In the past, when job openings were advertised in print, overt discrimination was comparatively easy to identify. For example, a company might set an age limit on applicants or, in a more subtle ploy, advertise for workers with a maximum of 3 years of experience, thus ruling out most older people. Now that technology has moved recruitment to the Internet, searching for jobs and submitting online applications has become standard practice. Theoretically, this appears to be an objective method that should level the playing field so that only qualifications and experience matter (Roumayah, 2021). That is not how it has worked in practice, however. In one study, researchers submitted over 40,000 resumes applying for more than 13,000 job openings posted online in 12 cities. They sent three resumes for each job listed representing different age groups: young, middle-aged, and older. Even though all “applicants” had similar skills, older candidates received the fewest callbacks (Terrell, 2017).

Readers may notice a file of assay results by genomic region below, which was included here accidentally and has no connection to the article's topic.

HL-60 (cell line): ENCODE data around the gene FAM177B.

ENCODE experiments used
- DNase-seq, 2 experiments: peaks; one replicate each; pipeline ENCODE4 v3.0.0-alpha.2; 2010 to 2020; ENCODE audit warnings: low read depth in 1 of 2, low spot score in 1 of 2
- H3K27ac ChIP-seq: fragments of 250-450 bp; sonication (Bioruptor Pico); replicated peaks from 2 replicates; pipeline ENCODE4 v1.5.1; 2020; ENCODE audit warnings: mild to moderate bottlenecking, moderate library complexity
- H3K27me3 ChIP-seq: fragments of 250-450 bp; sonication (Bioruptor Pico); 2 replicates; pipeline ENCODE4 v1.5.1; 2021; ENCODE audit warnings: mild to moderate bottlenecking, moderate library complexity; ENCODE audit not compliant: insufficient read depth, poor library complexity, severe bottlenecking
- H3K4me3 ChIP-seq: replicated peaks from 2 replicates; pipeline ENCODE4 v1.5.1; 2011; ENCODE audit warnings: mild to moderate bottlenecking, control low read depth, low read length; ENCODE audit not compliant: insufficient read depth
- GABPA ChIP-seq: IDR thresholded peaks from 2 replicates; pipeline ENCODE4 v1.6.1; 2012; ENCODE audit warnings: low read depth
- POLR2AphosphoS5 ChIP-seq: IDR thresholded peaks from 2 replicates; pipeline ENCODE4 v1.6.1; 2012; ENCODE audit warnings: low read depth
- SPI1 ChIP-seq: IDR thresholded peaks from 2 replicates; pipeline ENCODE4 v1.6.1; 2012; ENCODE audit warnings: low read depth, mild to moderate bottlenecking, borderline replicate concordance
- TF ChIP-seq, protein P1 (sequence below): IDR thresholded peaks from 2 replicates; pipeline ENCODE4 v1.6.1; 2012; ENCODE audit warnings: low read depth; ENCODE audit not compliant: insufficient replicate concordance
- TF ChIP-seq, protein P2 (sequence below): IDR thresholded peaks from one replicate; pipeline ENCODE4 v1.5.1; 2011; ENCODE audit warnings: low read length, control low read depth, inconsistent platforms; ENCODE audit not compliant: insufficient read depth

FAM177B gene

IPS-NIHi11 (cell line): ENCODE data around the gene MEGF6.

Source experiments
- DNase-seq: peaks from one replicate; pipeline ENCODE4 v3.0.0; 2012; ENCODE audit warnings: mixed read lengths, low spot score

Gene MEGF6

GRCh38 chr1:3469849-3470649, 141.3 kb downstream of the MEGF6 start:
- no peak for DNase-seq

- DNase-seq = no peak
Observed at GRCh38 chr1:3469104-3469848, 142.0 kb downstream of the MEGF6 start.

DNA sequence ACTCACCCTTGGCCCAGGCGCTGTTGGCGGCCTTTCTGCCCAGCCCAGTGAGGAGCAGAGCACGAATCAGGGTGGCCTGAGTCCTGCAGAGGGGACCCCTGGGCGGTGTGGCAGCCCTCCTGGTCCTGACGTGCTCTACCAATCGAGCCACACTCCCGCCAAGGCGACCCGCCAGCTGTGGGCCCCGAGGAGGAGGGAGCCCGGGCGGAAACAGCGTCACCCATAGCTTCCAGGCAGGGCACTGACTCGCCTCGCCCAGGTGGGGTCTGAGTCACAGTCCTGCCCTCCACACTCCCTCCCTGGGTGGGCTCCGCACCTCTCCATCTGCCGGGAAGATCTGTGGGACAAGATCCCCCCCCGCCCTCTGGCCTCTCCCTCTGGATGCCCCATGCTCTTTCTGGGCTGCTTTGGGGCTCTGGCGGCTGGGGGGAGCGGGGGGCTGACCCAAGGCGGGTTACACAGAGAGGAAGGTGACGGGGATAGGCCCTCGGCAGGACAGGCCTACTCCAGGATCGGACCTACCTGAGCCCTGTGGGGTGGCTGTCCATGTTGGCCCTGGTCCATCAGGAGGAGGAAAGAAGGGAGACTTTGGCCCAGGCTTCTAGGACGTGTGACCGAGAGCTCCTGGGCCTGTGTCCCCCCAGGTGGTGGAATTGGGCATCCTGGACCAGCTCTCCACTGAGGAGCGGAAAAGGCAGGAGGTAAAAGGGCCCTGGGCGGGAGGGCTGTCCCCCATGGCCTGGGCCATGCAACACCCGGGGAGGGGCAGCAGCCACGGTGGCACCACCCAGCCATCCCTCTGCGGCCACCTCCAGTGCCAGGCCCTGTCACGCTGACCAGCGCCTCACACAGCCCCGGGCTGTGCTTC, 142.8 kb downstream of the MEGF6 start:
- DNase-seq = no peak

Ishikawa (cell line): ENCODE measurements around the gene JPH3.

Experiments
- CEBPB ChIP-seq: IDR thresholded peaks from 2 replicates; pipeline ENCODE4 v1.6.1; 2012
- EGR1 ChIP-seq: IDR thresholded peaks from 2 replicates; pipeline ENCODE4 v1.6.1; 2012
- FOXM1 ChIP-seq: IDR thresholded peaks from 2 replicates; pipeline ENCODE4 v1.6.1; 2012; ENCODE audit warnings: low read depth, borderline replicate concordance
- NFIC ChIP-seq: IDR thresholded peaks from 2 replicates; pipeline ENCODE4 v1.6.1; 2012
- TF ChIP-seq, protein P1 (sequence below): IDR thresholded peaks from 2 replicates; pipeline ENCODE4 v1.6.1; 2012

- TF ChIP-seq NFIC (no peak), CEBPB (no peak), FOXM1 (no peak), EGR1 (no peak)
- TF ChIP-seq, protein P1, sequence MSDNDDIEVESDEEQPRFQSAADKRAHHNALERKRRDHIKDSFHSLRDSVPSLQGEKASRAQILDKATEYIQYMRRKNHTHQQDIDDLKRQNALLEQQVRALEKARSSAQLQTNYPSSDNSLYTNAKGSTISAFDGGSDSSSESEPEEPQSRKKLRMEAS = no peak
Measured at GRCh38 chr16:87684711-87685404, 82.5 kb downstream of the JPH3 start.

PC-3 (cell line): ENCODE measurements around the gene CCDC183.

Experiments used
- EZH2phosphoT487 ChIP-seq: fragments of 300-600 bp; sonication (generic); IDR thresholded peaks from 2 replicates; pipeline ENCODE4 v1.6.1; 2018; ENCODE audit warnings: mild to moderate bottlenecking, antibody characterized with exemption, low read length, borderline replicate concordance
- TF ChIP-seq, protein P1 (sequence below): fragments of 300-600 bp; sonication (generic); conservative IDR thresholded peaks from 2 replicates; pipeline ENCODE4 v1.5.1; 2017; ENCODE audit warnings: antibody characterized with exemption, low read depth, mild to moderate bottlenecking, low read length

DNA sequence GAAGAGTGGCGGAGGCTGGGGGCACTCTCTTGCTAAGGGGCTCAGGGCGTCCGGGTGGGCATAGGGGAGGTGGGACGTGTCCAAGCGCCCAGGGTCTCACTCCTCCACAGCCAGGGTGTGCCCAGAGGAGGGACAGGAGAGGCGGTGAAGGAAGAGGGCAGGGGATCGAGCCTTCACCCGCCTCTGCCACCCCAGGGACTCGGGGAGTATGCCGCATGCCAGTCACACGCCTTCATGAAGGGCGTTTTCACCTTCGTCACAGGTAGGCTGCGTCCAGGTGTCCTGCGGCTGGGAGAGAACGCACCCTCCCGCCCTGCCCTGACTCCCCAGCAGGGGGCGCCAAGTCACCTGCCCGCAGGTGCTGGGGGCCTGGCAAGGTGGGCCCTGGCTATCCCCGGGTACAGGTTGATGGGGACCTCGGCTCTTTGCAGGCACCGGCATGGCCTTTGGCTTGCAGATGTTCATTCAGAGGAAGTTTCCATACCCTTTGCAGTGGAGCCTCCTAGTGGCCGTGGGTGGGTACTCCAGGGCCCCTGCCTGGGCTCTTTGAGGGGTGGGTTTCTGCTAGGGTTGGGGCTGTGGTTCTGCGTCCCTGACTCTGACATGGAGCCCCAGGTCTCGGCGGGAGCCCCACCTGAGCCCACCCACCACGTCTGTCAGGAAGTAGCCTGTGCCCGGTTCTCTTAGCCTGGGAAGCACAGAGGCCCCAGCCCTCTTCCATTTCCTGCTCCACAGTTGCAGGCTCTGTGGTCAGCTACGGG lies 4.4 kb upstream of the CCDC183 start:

Employers have adopted other strategies to bypass the ADEA. Some only advertise on web sites that are accessible to college students so older people never see the ads. Others use drop down menus when requesting an applicant’s birthdate or date of graduation. These menus can be used to block older workers from even applying. For example, if it’s not an option to choose a birth year before 1980, older job seekers will be unable to complete the application. Employers also target ads to specific age groups. One site sought applications from “digital natives,” meaning younger people who grew up using the Internet and were up to date on current technology. T-Mobile used Facebook to recruit applicants for retail positions, saying it wanted to reach people 18 to 38, a blatant disregard of the ADEA (Guynn, 2017). Only when T-Mobile and Facebook were sued were the ads dropped.